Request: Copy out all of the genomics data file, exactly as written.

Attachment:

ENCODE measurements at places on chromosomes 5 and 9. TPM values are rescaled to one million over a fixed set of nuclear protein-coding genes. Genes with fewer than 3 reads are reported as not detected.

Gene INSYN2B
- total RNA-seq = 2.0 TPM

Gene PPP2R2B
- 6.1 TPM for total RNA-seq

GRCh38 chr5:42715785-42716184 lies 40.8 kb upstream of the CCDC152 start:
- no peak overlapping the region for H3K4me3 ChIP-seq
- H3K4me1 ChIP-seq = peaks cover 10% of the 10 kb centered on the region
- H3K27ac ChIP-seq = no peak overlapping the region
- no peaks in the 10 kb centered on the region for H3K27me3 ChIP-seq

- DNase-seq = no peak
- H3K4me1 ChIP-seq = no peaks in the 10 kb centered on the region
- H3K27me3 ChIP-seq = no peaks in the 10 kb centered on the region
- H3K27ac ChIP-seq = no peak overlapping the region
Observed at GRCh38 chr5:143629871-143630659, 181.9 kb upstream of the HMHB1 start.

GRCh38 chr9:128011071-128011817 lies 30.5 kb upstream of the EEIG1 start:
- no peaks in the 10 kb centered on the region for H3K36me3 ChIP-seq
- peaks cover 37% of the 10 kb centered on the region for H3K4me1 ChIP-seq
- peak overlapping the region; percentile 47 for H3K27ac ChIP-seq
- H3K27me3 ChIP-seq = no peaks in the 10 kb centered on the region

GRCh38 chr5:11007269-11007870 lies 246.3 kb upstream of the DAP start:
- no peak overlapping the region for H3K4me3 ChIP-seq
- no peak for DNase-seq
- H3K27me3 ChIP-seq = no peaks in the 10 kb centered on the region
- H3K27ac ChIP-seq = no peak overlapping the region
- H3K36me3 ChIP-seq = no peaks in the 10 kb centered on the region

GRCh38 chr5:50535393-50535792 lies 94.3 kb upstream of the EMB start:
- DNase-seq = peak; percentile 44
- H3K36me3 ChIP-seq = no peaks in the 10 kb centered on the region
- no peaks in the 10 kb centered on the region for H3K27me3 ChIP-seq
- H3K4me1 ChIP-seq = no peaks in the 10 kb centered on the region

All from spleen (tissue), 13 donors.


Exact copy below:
ENCODE measurements at places on chromosomes 5 and 9. TPM values are rescaled to one million over a fixed set of nuclear protein-coding genes. Genes with fewer than 3 reads are reported as not detected.

Gene INSYN2B
- total RNA-seq = 2.0 TPM

Gene PPP2R2B
- 6.1 TPM for total RNA-seq

GRCh38 chr5:42715785-42716184 lies 40.8 kb upstream of the CCDC152 start:
- no peak overlapping the region for H3K4me3 ChIP-seq
- H3K4me1 ChIP-seq = peaks cover 10% of the 10 kb centered on the region
- H3K27ac ChIP-seq = no peak overlapping the region
- no peaks in the 10 kb centered on the region for H3K27me3 ChIP-seq

- DNase-seq = no peak
- H3K4me1 ChIP-seq = no peaks in the 10 kb centered on the region
- H3K27me3 ChIP-seq = no peaks in the 10 kb centered on the region
- H3K27ac ChIP-seq = no peak overlapping the region
Observed at GRCh38 chr5:143629871-143630659, 181.9 kb upstream of the HMHB1 start.

GRCh38 chr9:128011071-128011817 lies 30.5 kb upstream of the EEIG1 start:
- no peaks in the 10 kb centered on the region for H3K36me3 ChIP-seq
- peaks cover 37% of the 10 kb centered on the region for H3K4me1 ChIP-seq
- peak overlapping the region; percentile 47 for H3K27ac ChIP-seq
- H3K27me3 ChIP-seq = no peaks in the 10 kb centered on the region

GRCh38 chr5:11007269-11007870 lies 246.3 kb upstream of the DAP start:
- no peak overlapping the region for H3K4me3 ChIP-seq
- no peak for DNase-seq
- H3K27me3 ChIP-seq = no peaks in the 10 kb centered on the region
- H3K27ac ChIP-seq = no peak overlapping the region
- H3K36me3 ChIP-seq = no peaks in the 10 kb centered on the region

GRCh38 chr5:50535393-50535792 lies 94.3 kb upstream of the EMB start:
- DNase-seq = peak; percentile 44
- H3K36me3 ChIP-seq = no peaks in the 10 kb centered on the region
- no peaks in the 10 kb centered on the region for H3K27me3 ChIP-seq
- H3K4me1 ChIP-seq = no peaks in the 10 kb centered on the region

All from spleen (tissue), 13 donors.